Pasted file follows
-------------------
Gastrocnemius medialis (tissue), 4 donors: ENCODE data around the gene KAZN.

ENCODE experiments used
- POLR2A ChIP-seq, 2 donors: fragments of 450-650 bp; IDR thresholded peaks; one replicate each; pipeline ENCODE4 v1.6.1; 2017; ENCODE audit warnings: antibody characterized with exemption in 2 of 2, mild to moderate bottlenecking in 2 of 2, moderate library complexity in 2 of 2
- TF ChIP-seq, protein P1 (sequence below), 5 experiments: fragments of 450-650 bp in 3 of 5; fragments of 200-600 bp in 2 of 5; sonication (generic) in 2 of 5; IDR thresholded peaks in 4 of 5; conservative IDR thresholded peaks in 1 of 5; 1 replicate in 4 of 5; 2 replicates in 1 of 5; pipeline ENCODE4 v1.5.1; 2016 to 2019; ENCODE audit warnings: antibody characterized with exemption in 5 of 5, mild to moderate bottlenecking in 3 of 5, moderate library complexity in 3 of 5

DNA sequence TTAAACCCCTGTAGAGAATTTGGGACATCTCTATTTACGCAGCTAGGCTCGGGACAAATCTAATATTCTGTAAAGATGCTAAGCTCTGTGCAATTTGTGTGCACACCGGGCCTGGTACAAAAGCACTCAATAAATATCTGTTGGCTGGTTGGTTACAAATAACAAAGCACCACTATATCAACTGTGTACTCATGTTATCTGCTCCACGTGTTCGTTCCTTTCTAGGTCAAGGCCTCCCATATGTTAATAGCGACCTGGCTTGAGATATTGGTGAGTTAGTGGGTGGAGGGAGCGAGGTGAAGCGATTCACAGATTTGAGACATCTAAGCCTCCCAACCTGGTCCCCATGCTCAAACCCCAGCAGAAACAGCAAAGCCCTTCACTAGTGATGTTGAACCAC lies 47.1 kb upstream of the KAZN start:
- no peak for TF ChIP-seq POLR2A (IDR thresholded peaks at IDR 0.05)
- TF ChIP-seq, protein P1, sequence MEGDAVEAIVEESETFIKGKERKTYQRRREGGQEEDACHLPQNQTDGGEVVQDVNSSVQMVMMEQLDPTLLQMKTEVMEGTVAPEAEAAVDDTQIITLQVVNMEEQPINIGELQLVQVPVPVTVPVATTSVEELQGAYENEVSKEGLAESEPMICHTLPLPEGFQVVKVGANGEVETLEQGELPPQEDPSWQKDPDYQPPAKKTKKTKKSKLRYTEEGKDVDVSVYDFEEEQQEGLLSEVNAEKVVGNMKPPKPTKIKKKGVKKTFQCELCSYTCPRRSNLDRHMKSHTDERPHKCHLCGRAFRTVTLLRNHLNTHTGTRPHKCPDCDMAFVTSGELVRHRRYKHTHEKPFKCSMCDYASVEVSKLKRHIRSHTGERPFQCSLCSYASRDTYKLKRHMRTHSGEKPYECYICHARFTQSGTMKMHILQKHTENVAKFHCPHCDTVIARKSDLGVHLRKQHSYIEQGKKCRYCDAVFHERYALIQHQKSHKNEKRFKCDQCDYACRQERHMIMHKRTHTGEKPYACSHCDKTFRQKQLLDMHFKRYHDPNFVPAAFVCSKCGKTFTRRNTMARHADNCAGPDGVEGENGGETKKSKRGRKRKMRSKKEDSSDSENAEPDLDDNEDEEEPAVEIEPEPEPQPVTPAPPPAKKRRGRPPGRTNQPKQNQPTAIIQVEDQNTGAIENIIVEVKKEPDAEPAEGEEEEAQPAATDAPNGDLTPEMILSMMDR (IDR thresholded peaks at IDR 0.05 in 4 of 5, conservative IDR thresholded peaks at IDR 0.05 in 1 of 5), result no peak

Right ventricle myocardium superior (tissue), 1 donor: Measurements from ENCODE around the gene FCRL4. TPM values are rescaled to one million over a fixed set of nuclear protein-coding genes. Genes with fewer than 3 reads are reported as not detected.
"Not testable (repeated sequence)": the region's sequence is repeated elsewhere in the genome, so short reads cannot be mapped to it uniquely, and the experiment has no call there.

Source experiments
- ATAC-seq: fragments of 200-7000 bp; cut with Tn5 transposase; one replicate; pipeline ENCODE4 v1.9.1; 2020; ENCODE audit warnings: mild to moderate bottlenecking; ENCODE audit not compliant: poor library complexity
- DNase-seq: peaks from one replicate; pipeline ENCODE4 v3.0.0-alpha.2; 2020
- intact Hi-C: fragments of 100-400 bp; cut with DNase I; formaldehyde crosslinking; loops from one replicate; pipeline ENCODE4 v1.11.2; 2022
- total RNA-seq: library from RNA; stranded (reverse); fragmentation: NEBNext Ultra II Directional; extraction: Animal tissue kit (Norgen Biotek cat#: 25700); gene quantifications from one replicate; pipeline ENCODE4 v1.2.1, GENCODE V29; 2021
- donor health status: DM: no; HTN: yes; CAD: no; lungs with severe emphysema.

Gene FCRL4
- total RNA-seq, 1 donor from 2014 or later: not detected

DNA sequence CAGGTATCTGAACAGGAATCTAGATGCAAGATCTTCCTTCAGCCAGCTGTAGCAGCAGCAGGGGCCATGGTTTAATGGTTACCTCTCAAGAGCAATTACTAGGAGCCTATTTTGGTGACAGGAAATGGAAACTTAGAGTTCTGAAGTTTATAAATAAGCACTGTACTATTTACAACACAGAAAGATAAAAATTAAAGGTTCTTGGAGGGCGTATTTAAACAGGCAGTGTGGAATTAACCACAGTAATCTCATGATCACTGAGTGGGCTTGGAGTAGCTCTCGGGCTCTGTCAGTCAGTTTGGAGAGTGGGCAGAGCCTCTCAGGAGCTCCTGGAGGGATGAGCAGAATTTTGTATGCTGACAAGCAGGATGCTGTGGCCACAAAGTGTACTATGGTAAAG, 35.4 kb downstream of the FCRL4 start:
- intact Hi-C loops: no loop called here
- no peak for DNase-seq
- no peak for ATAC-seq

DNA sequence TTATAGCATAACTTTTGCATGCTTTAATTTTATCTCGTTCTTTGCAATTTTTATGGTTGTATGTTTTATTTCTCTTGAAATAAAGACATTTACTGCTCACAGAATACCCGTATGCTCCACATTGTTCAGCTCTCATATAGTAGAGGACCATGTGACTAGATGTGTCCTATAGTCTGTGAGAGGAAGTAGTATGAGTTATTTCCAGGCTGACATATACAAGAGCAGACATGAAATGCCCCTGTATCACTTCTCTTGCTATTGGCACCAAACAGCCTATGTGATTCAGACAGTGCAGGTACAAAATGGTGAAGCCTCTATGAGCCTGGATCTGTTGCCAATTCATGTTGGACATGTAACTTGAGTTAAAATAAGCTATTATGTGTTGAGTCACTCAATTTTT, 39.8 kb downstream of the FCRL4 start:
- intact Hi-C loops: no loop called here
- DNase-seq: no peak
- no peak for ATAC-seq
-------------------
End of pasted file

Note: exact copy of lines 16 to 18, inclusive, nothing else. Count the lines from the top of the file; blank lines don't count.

Gene FCRL4
- total RNA-seq, 1 donor from 2014 or later: not detected

DNA sequence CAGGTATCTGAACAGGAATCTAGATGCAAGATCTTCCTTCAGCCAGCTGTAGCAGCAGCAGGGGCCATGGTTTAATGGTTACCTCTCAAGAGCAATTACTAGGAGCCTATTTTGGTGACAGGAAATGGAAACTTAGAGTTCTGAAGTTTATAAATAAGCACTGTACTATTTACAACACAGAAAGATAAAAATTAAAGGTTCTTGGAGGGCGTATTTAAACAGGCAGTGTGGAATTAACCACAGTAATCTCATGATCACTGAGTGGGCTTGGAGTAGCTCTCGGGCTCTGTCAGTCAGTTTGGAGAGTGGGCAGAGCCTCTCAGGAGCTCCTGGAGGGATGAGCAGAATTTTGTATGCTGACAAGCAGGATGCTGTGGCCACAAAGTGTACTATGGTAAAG, 35.4 kb downstream of the FCRL4 start: